Anthony Jennings made his first career start against Iowa, taking over for injured quarterback Zach Mettenberger. Although awful weather conditions certainly played a role in Cameron's conservatism, it was apparent that he didn't want to put too much on Jennings' shoulders.

That turned out to be a good idea since Jennings often held onto the ball for too long -- Iowa sacked him four times -- and passed poorly (7-for-19 for 82 yards and one interception that Iowa's John Lowdermilk returned to the LSU goal line).

Both Jennings and Brandon Harris will play quarterback on Saturday, but Cameron's job will not be to ask them to win the game. It will be to prevent them from losing it. Their competition can continue against Sam Houston State and Louisiana-Monroe without the pressure they will face against Wisconsin. For now, Cameron probably wants to put the ball in the air only as much as will be necessary to win.

Play tough against the run

Wisconsin's ground game also figures to be its go-to weapon. The Badgers return one of the nation's top running backs in Melvin Gordon (1,609 yards, 12 TDs, 7.8 yards per carry in 2013) and four starters along the offensive line.

It's a group that moves the ball on the ground as effectively as SEC rivals like Auburn or Alabama. While the Tigers suffocated Iowa's ground attack in the bowl win (37 carries, 76 yards), Wisconsin's is more explosive than the typical plodding Big Ten offense.

LSU lost its two starting defensive tackles from last season and has reshuffled its linebackers. The Tigers think the restructured lineup has the potential to be outstanding -- and it will have to be on Saturday.

Playing it close to the vest earned LSU a win to close out the 2013 season, and that might be a winning formula against Wisconsin, as well. Cameron no doubt wants to open the playbook -- and he probably will do so once a quarterback establishes himself and the Tigers' young skill players get comfortable -- but it would make sense if the Tigers' coaches do their best to minimize their risks on Saturday.

SEC morning links

August, 26, 2014
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1. A number of SEC schools released their depth charts Monday, giving the media and fans alike something to talk about. But do they really matter? At Alabama, we learned nothing about the quarterback position as Blake Sims and Jacob Coker are listed on the same line atop the depth chart. At Mississippi State, Chris Jones is currently a backup at defensive tackle. Even if Jones doesn’t start the season opener, you can’t tell me he won’t play the majority of the game. I agree that depth charts are interesting and it’s a chance to see who won some of the position battles in fall camp, but at the end of the day, I don’t think they matter. Coaches are going to do what they want to do regardless of what they put out on a depth chart. But for those of you keeping track at home, Auburn and Florida will release their depth charts Tuesday.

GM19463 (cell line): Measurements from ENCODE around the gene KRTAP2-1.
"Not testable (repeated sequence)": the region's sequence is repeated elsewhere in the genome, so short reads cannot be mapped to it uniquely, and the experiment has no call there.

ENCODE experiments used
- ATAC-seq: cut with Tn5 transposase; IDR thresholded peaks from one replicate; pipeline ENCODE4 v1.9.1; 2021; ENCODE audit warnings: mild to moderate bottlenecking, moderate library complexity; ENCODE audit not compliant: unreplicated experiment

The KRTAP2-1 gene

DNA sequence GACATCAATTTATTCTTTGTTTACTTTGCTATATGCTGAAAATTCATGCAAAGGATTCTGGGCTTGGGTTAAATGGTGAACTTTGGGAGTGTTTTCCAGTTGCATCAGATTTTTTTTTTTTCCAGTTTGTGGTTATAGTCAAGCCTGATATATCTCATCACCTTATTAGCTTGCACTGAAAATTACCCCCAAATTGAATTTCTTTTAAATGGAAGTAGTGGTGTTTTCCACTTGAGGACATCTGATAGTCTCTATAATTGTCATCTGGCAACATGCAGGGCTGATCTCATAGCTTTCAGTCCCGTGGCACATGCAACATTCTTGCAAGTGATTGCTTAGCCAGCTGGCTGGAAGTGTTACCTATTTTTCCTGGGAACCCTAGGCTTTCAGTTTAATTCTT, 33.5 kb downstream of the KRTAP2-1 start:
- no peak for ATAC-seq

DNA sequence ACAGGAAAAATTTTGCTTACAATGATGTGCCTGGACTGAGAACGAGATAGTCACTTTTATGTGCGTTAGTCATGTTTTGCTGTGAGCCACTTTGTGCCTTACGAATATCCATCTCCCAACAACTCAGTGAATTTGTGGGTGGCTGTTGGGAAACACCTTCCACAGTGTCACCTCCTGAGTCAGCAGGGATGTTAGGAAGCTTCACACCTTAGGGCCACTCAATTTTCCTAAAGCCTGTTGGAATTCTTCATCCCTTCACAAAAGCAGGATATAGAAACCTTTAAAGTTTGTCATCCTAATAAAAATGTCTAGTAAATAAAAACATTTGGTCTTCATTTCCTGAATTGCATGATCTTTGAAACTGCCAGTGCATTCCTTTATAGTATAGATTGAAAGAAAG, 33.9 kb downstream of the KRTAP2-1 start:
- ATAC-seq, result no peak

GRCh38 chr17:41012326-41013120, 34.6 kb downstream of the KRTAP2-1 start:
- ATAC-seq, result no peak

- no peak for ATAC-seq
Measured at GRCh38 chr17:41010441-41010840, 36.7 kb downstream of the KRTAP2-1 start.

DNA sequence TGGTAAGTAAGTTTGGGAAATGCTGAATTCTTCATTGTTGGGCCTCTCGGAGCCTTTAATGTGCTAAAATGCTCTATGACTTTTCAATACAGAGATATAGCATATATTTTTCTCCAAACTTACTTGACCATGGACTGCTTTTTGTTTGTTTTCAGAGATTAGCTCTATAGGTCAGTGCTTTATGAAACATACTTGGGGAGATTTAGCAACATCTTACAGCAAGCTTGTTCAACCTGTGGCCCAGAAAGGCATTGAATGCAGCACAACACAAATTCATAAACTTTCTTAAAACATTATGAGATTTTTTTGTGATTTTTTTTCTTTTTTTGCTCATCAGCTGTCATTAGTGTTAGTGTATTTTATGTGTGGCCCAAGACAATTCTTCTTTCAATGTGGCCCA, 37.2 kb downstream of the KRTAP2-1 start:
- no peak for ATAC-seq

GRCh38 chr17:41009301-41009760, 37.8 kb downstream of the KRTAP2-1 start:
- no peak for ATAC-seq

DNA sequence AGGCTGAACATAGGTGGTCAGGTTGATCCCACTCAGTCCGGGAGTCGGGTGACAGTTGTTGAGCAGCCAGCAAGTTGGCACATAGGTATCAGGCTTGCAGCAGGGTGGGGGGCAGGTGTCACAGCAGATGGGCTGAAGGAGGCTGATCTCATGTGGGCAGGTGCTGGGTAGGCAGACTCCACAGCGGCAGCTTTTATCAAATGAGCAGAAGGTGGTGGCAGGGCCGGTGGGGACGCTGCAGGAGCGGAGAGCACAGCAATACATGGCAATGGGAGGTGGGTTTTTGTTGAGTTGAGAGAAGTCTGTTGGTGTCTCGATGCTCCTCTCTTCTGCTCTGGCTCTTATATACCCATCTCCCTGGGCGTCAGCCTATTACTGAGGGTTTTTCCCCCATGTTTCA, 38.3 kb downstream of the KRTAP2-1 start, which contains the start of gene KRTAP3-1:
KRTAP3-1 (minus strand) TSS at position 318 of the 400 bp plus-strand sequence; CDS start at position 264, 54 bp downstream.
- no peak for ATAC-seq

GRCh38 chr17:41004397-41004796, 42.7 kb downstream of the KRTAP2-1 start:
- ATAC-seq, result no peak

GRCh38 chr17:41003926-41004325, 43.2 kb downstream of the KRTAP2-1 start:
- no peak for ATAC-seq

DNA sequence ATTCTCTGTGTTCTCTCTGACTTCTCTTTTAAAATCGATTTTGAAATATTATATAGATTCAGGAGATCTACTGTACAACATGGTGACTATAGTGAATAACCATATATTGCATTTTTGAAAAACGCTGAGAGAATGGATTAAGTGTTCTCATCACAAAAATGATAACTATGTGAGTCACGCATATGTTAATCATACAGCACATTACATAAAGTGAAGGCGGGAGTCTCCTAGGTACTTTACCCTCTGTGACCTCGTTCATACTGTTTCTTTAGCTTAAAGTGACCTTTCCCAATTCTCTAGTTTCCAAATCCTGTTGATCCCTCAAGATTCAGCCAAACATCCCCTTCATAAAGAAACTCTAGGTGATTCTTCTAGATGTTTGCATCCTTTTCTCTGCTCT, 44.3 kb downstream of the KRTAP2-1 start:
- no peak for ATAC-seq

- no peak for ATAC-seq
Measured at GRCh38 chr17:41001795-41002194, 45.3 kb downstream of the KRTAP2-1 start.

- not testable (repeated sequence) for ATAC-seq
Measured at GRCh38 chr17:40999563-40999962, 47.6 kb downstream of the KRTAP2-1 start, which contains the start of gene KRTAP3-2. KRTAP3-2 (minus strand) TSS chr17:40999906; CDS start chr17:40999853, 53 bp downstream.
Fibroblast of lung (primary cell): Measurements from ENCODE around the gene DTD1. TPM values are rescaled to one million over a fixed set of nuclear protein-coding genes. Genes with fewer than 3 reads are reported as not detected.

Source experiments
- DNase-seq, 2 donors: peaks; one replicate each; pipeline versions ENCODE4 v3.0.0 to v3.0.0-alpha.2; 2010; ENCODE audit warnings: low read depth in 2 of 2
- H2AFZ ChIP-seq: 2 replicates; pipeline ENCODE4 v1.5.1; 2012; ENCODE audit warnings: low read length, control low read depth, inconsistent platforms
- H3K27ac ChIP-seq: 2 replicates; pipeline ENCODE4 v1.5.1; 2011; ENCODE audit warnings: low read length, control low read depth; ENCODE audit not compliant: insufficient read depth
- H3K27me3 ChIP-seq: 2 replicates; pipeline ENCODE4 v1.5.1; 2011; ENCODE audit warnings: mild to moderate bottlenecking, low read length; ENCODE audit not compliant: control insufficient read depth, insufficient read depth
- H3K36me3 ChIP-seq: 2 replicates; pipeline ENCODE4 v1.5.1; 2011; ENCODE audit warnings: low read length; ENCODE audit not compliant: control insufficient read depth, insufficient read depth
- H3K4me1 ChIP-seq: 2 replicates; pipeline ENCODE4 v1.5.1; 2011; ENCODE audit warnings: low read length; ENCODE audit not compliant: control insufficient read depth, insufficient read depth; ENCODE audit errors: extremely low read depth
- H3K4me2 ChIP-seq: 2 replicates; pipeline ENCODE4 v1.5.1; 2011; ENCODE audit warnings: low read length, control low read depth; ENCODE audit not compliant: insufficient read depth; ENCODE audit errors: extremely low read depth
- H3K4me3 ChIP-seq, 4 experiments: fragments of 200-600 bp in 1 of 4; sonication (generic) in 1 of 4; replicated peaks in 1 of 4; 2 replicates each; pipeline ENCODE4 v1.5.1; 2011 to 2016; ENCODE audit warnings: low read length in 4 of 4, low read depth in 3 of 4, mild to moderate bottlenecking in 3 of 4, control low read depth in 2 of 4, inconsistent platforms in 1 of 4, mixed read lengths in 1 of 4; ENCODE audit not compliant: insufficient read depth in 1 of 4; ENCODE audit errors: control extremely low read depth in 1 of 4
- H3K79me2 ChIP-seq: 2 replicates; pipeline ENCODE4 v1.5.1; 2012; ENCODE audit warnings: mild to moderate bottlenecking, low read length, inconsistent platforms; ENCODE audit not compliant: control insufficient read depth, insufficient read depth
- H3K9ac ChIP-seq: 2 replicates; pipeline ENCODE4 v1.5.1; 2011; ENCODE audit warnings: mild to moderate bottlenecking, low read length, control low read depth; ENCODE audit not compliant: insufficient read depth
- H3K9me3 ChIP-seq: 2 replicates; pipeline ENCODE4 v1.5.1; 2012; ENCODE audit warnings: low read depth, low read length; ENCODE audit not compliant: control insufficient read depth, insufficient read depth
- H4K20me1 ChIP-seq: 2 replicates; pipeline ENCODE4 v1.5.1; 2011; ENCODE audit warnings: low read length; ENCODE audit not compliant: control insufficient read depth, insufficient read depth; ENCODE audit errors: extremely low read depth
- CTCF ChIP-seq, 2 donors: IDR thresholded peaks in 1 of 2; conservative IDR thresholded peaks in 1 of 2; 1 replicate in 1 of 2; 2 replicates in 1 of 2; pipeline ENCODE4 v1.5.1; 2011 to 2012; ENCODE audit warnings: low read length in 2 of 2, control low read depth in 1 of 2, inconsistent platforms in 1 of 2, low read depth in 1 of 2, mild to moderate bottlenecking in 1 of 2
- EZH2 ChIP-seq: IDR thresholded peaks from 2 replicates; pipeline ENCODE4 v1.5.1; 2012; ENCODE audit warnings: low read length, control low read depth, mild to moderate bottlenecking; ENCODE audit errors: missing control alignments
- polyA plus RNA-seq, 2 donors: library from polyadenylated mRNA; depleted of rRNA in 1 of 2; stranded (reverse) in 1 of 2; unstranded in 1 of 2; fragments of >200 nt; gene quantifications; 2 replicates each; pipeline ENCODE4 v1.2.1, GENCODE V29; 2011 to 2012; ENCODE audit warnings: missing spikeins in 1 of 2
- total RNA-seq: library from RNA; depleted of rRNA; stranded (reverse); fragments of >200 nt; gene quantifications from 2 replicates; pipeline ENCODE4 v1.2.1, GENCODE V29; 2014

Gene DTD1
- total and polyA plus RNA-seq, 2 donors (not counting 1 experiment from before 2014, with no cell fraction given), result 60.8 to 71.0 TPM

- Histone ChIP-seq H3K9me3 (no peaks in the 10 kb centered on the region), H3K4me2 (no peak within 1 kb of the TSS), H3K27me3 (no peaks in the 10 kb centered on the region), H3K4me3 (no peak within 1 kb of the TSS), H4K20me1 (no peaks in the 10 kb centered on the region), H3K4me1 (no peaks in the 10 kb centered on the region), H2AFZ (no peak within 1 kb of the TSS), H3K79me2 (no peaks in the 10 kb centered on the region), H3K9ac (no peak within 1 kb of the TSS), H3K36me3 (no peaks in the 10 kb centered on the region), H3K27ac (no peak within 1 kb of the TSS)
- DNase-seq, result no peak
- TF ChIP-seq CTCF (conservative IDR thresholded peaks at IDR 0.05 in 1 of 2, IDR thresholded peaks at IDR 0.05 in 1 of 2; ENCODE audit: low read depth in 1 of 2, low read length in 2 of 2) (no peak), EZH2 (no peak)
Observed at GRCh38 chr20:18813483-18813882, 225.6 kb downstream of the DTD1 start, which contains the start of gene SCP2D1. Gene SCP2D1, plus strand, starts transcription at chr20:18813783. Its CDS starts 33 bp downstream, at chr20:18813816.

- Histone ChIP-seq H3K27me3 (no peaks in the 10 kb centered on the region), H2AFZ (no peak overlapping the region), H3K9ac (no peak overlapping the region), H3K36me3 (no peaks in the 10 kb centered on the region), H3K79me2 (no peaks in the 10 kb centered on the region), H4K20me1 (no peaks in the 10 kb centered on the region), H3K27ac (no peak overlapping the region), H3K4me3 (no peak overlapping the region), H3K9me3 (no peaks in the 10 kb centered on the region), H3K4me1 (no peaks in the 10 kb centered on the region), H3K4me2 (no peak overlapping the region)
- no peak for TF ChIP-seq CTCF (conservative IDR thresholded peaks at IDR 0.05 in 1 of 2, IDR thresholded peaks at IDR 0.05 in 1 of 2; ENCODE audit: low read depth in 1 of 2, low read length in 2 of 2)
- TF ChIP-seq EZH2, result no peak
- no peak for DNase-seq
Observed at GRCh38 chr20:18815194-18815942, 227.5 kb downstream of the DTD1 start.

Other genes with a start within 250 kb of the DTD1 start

2. Speaking of Florida, Pat Dooley and Robbie Andreu of the Gainesville Sun debated five hot topics about the upcoming college football season on Monday. For example, will the SEC get shut out of first ever College Football Playoff? Or is Jameis Winston a lock to win the Heisman Trophy? The two writers differ on their responses on these and the others. In my opinion, I can’t see the SEC getting shut out of the playoff, but I also don’t see the league getting two teams in. And no, I don’t think Winston is a lock for the Heisman. There’s a kid named Marcus Mariota who is getting a lot of hype out in Eugene, Oregon. However, the SEC’s chances of winning are shaky at best, writes Christopher Smith of Saturday Down South, and I tend to agree. The most likely candidates are Auburn’s Nick Marshall and Georgia’s Todd Gurley, but it won’t be easy for either of them to beat out Mariota or unseat Winston.

3. If you haven’t seen Gene Wojciechowski’s "Big Man on Campus" column from Monday, I encourage you to go give it a read. It’s an expansive preview of the upcoming college football season in which he gives his predictions for conference standings, the Heisman Trophy and the first-ever playoff. What caught my eye was a look at who could be this season’s Auburn. He mentions Auburn (doing it again), Mississippi State and Florida from the SEC, but to accomplish what the Tigers did a year ago, a team would have to rise up from the bottom of the conference. That leaves Arkansas and Kentucky, which goes to show how improbable Auburn’s turnaround really was. I can’t see either the Razorbacks or the Wildcats winning the SEC this year, but don’t be shocked if Florida turns it around and win the East.

Around the SEC
Tweet of the day